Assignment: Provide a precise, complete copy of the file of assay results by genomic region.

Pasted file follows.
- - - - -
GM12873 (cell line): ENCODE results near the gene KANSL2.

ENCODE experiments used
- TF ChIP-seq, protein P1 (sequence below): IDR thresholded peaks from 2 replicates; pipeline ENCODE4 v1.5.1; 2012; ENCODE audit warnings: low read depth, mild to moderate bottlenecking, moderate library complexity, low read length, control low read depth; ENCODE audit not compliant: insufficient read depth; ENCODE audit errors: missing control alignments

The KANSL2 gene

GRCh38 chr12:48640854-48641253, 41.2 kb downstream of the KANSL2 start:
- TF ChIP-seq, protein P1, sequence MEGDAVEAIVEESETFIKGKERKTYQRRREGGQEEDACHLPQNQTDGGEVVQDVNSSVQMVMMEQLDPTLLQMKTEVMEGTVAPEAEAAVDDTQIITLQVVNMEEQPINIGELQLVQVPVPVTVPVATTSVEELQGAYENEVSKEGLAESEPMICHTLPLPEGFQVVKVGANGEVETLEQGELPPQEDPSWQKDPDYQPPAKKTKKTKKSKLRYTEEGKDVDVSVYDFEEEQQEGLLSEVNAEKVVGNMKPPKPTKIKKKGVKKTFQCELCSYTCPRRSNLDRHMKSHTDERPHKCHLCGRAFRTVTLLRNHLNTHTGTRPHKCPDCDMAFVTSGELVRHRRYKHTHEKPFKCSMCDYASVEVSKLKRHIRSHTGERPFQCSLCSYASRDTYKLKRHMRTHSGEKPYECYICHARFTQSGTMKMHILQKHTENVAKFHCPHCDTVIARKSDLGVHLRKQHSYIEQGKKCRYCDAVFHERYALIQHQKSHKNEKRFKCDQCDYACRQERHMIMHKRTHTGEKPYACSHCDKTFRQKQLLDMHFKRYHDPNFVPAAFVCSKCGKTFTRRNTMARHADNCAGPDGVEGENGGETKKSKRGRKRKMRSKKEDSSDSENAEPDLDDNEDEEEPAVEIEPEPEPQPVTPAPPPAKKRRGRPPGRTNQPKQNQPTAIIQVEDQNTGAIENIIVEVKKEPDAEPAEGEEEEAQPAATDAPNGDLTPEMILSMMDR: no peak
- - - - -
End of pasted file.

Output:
GM12873 (cell line): ENCODE results near the gene KANSL2.

ENCODE experiments used
- TF ChIP-seq, protein P1 (sequence below): IDR thresholded peaks from 2 replicates; pipeline ENCODE4 v1.5.1; 2012; ENCODE audit warnings: low read depth, mild to moderate bottlenecking, moderate library complexity, low read length, control low read depth; ENCODE audit not compliant: insufficient read depth; ENCODE audit errors: missing control alignments

The KANSL2 gene

GRCh38 chr12:48640854-48641253, 41.2 kb downstream of the KANSL2 start:
- TF ChIP-seq, protein P1, sequence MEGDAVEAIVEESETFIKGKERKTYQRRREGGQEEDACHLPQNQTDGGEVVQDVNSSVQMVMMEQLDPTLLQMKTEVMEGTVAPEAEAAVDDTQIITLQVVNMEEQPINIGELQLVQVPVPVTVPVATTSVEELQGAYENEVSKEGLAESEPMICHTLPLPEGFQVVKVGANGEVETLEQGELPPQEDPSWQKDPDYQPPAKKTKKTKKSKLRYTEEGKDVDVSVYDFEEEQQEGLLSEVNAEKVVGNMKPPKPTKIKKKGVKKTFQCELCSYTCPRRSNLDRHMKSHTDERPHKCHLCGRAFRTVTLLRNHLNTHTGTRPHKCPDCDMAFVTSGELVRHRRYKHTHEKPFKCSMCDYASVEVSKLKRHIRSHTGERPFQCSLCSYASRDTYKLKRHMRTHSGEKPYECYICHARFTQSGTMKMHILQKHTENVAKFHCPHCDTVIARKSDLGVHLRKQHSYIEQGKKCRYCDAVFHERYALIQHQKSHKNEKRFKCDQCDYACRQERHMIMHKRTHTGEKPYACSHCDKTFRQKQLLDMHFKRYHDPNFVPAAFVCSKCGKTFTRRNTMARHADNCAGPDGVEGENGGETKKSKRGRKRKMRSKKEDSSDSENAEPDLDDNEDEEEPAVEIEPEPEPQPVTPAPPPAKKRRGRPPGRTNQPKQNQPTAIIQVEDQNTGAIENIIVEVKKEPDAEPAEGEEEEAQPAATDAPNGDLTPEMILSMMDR: no peak